The first of the four options was to recall the experts to come and defend their findings in the report before the presidency. The second option was for the parties to make a political decision. The third one was to refer the case to the country constitution Court for the legal opinion. The fourth proposal was for the parties to take the case before the Permanent Court of Arbitration in The Hague. The parties further agreed and expressed that, they would respect the result of the PCA arbitration; adding that the ruling would be final and binding on the parties.

After a year-long arbitration, in July 2009, the seven Judges of the Permanent Court of Arbitration, made their final ruling. The PCA Ruling defined and delimited Abyei area as the territory of the Nine Ngok Dinka Chiefdoms carved out from Bahr al Ghazal and transferred to Kordofan by an administrative order by the then Governor General to Kordofan in 1905. The PCA Hague Award specifically stated that, the ruling would be final and binding. Again Sudan opted out of the final and binding solution and the search to find amicable solution continued unabated.

It was against this backdrop that, in May 2011, Sudan army invaded Abyei region and occupied it. Immediately, the invasion of Abyei Area was unanimously condemned out rightly by UN Security Council; describing it as illegal invasion and occupation of a disputed territory. UNSC forthwith issued Resolution No 1990 in which it ordered Sudan to evacuate its troops from Abyei territory immediately and unconditionally.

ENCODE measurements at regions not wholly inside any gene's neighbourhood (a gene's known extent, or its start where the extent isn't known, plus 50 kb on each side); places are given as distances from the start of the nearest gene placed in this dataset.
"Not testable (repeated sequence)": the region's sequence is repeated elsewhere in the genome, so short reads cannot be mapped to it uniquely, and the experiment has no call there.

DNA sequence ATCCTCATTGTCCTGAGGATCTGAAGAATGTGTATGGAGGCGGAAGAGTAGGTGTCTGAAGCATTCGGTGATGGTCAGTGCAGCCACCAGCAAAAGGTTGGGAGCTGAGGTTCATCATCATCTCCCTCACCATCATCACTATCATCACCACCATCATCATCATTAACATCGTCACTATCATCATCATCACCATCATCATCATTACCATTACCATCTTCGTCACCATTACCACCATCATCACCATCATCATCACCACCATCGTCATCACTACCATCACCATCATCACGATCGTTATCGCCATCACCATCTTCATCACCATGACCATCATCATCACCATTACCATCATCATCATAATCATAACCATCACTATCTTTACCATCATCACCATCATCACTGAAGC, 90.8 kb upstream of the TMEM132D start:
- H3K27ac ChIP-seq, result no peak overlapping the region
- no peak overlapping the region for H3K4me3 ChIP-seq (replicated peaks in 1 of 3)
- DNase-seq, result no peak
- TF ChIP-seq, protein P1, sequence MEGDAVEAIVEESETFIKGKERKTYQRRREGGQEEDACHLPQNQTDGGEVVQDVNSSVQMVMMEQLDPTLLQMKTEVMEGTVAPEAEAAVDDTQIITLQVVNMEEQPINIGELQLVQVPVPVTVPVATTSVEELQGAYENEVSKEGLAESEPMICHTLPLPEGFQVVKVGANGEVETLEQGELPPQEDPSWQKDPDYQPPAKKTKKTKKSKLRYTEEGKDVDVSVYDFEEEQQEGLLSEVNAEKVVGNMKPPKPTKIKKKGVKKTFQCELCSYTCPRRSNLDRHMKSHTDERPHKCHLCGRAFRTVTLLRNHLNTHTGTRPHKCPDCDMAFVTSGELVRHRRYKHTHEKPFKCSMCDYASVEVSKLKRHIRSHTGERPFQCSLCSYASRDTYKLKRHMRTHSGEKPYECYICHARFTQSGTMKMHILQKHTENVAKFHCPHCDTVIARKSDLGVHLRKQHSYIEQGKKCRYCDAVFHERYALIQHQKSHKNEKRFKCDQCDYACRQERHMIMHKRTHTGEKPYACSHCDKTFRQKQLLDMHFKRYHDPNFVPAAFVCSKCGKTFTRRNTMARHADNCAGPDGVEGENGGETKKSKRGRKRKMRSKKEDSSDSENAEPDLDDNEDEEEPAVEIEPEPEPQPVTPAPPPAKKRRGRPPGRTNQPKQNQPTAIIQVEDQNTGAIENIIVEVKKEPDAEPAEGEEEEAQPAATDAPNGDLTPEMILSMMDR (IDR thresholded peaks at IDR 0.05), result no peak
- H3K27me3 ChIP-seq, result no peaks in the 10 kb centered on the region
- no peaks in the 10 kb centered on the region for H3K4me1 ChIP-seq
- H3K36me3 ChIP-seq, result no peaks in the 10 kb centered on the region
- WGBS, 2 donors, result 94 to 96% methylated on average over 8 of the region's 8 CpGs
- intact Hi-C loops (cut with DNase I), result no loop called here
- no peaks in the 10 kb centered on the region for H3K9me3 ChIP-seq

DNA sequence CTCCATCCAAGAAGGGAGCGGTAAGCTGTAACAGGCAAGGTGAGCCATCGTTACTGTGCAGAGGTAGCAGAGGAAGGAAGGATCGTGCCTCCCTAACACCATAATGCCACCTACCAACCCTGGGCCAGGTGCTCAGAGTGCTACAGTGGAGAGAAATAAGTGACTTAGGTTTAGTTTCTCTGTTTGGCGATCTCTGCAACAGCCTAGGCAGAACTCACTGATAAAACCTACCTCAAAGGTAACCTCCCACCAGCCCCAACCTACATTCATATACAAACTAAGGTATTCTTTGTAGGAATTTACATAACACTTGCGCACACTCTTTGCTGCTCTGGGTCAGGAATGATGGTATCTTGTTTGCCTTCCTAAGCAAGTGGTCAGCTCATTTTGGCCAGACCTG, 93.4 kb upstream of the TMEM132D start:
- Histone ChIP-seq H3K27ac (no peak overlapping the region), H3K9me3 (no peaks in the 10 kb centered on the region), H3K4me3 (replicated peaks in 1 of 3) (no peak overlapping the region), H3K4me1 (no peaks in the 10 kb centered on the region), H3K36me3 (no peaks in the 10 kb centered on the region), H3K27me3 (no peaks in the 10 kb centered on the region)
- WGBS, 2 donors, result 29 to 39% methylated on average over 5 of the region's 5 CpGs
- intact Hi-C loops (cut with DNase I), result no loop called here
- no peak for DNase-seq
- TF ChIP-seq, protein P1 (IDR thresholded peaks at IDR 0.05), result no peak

While the world was waiting to see whether Sudan would cooperate and withdraw its forces from the area or defy the UNSC Resolution 1990, the African Union came in and told the UNSC that, as a regional body, it would try to ease the tension first, after which a way forward for the implementation of Abyei Protocol would be found.

In the meantime, AU would exert maximum effort and convince the two parties to form a power-sharing arrangement by installing a joint administration between the Misseriya and the Ngok Dinka in Abyei Area. It was in that light that in June 2011, a joint administration was formed in which the Misseriya Arabs and the Ngok Dinka people shared administrative power until a viable final and binding solution would be found.